A symbol of our independence

Friday December 9 2011

 

By Wangui Wachira.

The Republic of Kenya will be marking 48 years of self-rule on Monday. What are your plans for the day? How about a walk back in history where it all begun ...the Uhuru Gardens Memorial Park?

Many moons ago, on December 12, 1963, at midnight to be exact, throngs of Kenyans were elbowing each other for viewing space on the grounds of the Uhuru Gardens.

It was not just a grand day; it was remarkable. Most of those in the crowd had seen the worst of the independence struggle: the disorder, heartache and loss it had caused.

Many had paid for this day with their lives – harbouring dreams of witnessing such celebrations when they took up weapons for love of country. For those who survived it, it was nothing short of a spectacle to behold.

Arrivals to the Gardens had begun very early and one could smell the dreams, anticipation, joy, excitement and hope of a new beginning in the air. It was the sweetest aroma!

When the Union Jack was finally lowered for the last time at midnight, this building exhilaration boiled over to unparalleled euphoria as people turned to one other in tears, hugs, dance and whoops of joy, in what could only be termed as borderline delirium – but of the good kind.

National monuments

Today, the park rests quietly on the busy Lang’ata Road in Nairobi, its tag of importance buried amidst the busy Wilson Airport and the ever-growing Lang’ata neighbourhood.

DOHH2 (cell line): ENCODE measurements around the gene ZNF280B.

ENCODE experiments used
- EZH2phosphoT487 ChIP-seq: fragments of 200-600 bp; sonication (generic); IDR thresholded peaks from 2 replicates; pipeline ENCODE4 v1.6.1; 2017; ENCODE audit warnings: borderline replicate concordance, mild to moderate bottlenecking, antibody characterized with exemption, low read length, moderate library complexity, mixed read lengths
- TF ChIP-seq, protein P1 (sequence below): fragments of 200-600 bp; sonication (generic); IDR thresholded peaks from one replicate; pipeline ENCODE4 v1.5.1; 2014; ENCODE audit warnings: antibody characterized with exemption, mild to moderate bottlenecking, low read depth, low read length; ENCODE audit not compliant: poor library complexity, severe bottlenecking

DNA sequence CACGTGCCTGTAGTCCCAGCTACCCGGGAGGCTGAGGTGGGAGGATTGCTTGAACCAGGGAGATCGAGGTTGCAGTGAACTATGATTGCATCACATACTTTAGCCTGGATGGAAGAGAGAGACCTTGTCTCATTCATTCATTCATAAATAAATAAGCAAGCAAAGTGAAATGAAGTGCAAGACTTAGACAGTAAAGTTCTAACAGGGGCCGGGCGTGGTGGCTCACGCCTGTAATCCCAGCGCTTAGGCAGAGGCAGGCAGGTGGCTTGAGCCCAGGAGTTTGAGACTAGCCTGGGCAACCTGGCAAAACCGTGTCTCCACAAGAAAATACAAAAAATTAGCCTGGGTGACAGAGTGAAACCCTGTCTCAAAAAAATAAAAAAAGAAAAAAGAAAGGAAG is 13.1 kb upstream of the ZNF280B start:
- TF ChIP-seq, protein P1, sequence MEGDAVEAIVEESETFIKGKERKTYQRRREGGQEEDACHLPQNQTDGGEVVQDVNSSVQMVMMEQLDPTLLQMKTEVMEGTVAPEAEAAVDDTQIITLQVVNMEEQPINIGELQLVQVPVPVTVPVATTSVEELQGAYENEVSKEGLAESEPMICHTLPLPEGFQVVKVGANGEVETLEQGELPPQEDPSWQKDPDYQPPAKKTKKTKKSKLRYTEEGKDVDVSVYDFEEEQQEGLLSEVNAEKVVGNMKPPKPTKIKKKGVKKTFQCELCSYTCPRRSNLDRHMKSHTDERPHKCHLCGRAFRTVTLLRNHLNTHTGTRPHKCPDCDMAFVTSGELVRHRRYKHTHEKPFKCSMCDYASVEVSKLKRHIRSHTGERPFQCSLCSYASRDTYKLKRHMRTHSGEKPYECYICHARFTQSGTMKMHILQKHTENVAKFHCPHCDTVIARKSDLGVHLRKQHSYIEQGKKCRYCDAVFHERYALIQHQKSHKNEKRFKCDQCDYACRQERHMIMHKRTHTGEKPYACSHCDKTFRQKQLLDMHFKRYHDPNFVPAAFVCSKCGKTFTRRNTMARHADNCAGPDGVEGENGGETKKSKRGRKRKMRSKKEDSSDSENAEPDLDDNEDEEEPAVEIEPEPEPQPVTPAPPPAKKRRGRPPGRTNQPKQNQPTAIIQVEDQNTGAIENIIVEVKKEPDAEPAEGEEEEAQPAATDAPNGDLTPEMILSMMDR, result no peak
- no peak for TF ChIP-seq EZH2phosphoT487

Covering 76 acres, it is the largest memorial park in Kenya and carries its distinct landmarks with pride.

One of this is the Uhuru Monument, the 24-metre high independence commemoration monument designed by the architect Hamid Mughal.

At the centre of the monument is a dove with an olive branch in its mouth, resting on clasped hands which are protecting a heart. This symbolises the Nyayo philosophy of peace, love and unity.

To the left is a sculpture of a man, chest jutting out in a brave stance, sculptured in front of the Coat of Arms. This is to symbolise that the people are ready to protect their country’s interests and resources.

On the right-hand side, the spirit of Harambee is captured in a statue of a group of people helping each other to raise the Kenyan flag.

That is not all. At the spot where the Kenyan flag was erected for the first time on that day stands a large Mugumo tree planted in tribute to this.

During the celebrations to mark 25 years of independence, another fountain monument was added to the Gardens, about 100 metres from the Uhuru Monument.

New status

Plans are underway to erect a national monument in honour of the country’s past and present heroes and heroines at the Mashujaa Square, an area sectioned off within the gardens.

The Gardens are much more than a green space in the capital. This is where our status as a republic was stamped before the whole world.

As Kenyans, we were finally vindicated to stand up in a crowd and raise our flag high, sing our National Anthem, pursue the Kenyan dream and stand up for our country, shortcomings notwithstanding.

Additionally, one must stop to think of the significance of all these monuments in present-day Kenya. The principles of peace, love, unity and harambee are timeless and are like a muscle that constantly needs to be worked if it is to show any signs of good form.

Far be it from me to make this a political read, but, isn’t it time you thought about what your contribution has been towards working this muscle?

Well, you can pack your loved ones and a picnic, along with your thinking cap, this Jamhuri Day.